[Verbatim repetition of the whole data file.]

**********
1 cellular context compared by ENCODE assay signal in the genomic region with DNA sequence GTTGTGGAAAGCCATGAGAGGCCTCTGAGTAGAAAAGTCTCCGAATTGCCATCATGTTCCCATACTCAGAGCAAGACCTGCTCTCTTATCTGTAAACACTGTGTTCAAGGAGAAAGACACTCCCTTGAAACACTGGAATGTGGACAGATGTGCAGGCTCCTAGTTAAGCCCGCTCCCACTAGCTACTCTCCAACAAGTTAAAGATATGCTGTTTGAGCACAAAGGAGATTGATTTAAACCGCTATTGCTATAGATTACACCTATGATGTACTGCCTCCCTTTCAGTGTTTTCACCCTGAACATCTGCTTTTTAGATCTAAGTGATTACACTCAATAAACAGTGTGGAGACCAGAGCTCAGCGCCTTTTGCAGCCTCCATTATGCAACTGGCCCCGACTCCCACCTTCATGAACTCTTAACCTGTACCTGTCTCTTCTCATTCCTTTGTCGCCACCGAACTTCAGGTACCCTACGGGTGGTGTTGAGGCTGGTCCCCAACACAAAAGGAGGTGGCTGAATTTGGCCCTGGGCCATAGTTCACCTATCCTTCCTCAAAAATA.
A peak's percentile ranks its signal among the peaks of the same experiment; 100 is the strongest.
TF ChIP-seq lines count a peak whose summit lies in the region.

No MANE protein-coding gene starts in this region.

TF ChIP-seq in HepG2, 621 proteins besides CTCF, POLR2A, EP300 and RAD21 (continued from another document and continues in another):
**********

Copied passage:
1 cellular context compared by ENCODE assay signal in the genomic region with DNA sequence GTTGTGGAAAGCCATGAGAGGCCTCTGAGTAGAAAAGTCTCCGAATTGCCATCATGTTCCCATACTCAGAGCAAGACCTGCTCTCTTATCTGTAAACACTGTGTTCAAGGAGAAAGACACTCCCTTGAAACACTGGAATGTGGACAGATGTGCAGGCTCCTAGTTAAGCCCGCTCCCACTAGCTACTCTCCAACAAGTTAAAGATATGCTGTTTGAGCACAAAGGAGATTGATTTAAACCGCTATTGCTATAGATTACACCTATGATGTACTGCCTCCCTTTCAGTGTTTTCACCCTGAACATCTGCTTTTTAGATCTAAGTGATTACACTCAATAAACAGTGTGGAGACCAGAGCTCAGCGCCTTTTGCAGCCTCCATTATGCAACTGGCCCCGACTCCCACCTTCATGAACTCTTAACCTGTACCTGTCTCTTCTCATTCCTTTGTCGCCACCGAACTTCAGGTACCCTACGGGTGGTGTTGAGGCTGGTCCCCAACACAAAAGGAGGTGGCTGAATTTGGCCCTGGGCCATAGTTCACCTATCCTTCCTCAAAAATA.
A peak's percentile ranks its signal among the peaks of the same experiment; 100 is the strongest.
TF ChIP-seq lines count a peak whose summit lies in the region.

No MANE protein-coding gene starts in this region.

TF ChIP-seq in HepG2, 621 proteins besides CTCF, POLR2A, EP300 and RAD21 (continued from another document and continues in another):